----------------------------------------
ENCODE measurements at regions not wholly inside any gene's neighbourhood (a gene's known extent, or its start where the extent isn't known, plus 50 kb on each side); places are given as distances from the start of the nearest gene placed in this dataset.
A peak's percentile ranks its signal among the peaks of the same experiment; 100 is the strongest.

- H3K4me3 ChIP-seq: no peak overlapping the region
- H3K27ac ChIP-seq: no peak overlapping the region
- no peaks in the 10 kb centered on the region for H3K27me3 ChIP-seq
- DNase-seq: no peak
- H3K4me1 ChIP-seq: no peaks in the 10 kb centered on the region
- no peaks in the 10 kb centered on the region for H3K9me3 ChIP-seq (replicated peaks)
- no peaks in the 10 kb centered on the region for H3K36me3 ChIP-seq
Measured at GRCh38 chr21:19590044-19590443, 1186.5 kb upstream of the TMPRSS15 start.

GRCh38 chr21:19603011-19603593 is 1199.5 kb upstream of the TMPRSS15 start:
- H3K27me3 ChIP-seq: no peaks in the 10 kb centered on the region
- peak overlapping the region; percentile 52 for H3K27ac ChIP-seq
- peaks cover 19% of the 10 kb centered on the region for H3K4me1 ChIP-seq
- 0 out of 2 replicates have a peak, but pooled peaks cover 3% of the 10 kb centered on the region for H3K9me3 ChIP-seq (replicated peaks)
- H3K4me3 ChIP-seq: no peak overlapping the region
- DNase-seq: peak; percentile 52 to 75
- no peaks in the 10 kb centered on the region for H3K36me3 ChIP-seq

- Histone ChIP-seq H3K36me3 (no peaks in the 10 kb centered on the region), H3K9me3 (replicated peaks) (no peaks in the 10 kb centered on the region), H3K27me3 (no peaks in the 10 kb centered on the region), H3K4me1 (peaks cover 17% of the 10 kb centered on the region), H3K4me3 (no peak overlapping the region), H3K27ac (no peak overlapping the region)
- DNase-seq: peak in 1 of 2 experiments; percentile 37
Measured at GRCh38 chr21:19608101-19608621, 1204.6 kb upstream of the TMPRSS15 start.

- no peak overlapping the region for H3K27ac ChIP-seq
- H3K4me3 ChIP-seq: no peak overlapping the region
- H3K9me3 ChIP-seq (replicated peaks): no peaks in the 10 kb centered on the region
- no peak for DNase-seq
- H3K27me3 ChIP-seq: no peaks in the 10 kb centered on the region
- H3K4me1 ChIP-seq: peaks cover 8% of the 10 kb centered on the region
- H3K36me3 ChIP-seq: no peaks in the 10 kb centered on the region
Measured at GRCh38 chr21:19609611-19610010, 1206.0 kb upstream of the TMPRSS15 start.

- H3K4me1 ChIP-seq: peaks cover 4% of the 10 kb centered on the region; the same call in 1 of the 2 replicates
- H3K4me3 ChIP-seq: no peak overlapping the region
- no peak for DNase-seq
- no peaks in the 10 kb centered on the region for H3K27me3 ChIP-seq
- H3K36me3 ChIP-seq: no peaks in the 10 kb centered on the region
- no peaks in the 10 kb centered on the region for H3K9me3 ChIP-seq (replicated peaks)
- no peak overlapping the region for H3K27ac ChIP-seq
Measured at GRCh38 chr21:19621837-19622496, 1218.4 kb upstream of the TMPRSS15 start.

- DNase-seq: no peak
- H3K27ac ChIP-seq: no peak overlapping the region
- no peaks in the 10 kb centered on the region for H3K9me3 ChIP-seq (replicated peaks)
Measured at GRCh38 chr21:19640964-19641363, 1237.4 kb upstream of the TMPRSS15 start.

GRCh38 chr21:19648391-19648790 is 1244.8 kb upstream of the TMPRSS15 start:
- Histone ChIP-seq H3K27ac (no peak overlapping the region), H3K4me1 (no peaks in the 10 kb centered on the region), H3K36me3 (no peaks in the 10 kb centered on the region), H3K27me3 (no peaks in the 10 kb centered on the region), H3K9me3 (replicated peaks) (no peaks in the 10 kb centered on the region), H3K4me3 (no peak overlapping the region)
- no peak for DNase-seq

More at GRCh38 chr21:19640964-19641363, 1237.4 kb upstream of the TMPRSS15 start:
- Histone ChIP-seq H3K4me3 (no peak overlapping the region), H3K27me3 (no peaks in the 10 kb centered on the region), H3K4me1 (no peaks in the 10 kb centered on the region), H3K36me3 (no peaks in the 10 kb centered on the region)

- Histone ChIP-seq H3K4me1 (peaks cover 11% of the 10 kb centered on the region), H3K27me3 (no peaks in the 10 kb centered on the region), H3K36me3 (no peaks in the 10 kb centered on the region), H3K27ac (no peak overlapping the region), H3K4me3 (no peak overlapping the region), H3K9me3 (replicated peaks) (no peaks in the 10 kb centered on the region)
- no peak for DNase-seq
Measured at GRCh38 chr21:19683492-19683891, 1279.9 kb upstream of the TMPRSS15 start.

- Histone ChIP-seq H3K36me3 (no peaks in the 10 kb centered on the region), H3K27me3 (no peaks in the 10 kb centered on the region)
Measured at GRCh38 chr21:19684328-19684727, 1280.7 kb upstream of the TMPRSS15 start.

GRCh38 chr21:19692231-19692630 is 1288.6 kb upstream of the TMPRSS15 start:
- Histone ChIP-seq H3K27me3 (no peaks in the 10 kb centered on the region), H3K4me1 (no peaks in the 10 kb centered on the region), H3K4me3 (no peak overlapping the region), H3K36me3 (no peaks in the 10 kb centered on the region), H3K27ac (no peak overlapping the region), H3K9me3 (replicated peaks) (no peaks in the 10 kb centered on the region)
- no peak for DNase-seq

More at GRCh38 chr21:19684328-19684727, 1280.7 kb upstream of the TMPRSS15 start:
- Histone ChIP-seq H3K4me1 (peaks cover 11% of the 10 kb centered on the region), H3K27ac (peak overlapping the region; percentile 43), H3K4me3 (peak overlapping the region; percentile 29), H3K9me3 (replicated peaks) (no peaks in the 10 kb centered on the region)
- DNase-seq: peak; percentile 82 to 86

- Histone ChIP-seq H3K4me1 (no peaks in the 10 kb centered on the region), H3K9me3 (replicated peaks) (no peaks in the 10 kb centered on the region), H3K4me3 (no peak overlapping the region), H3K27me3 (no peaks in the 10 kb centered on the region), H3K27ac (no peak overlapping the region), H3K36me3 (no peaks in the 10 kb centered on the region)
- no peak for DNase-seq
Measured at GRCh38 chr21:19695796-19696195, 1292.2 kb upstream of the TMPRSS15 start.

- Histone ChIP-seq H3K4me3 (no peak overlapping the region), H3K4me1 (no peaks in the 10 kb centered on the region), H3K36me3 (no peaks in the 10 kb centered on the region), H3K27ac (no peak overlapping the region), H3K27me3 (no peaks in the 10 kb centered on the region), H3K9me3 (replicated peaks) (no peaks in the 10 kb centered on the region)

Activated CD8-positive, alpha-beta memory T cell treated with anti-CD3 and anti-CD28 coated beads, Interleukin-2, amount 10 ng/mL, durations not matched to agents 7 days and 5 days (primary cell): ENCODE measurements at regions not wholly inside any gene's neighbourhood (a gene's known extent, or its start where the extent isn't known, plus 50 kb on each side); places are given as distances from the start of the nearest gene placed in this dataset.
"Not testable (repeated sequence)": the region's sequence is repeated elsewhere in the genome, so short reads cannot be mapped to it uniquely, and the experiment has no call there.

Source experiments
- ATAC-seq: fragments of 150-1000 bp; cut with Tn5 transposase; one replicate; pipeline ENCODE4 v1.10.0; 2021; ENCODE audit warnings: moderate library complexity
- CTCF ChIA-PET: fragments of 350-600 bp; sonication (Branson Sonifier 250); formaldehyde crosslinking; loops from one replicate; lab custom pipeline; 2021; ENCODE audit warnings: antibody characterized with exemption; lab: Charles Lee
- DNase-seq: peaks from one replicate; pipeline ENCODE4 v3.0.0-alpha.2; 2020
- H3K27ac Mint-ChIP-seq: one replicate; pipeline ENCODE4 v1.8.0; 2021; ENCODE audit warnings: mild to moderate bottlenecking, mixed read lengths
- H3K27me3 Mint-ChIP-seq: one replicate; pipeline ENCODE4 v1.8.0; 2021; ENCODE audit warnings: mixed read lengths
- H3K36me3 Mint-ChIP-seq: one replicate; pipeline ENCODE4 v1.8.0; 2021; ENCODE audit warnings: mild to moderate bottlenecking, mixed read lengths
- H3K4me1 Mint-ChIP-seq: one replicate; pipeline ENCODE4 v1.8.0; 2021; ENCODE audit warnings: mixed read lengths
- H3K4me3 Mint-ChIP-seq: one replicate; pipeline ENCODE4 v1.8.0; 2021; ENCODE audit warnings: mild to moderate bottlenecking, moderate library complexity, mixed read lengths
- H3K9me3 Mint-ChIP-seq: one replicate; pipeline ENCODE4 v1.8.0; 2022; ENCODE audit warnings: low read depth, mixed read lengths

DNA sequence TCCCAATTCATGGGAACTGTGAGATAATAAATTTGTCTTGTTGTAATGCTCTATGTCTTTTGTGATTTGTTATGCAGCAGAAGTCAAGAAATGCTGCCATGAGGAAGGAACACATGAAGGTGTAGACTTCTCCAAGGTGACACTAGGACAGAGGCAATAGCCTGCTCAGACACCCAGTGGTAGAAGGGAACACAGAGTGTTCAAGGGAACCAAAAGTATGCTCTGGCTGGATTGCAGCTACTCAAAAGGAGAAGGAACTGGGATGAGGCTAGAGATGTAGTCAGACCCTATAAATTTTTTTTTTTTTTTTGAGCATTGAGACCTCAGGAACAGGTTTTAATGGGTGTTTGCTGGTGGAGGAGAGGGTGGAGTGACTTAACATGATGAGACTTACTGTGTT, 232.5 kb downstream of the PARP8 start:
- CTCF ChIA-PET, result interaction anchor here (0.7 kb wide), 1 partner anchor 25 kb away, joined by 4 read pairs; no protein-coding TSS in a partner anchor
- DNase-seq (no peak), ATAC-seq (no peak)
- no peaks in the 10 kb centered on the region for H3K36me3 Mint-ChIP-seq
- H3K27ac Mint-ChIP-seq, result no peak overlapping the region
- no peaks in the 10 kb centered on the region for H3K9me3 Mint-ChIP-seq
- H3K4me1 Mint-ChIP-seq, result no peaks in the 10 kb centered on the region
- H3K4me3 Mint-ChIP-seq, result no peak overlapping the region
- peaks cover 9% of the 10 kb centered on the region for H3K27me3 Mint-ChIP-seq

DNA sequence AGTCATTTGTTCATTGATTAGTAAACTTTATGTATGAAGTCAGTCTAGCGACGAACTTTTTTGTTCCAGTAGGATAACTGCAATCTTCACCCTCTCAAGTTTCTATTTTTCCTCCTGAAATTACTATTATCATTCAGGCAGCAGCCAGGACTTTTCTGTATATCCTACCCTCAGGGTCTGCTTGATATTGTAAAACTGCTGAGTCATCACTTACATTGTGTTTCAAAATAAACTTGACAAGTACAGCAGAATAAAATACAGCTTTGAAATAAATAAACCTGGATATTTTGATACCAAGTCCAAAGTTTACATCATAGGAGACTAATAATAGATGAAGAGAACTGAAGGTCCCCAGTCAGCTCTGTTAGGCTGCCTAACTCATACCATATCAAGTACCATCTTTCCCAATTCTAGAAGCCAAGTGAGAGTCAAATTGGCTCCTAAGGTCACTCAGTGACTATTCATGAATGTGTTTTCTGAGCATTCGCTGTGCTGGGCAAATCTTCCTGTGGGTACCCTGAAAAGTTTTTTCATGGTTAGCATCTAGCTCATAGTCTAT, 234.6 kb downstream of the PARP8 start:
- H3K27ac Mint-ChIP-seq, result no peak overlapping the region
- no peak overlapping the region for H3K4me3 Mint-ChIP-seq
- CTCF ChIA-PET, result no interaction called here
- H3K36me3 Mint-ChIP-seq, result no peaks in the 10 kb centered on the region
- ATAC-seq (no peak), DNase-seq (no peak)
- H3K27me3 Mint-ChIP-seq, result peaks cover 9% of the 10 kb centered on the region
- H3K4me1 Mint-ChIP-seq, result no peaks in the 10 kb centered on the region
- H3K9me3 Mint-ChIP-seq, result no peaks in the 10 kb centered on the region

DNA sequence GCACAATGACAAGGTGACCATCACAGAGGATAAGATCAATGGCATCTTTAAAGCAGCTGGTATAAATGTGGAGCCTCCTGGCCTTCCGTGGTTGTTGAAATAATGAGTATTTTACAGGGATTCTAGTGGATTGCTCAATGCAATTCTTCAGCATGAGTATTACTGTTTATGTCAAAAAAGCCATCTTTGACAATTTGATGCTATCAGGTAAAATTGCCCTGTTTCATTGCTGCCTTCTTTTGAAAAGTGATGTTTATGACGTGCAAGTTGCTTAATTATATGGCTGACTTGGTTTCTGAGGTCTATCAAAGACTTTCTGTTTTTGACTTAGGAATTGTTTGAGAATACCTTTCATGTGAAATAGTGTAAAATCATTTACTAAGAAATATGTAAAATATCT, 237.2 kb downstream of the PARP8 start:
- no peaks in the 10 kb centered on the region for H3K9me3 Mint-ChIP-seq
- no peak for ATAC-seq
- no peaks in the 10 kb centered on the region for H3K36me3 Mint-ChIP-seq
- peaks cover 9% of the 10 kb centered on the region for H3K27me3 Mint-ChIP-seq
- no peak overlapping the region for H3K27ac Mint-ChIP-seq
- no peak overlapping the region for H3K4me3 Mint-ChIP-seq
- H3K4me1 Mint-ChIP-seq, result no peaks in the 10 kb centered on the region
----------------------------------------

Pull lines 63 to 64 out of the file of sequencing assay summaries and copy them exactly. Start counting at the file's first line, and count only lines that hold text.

"Not testable (repeated sequence)": the region's sequence is repeated elsewhere in the genome, so short reads cannot be mapped to it uniquely, and the experiment has no call there.

Source experiments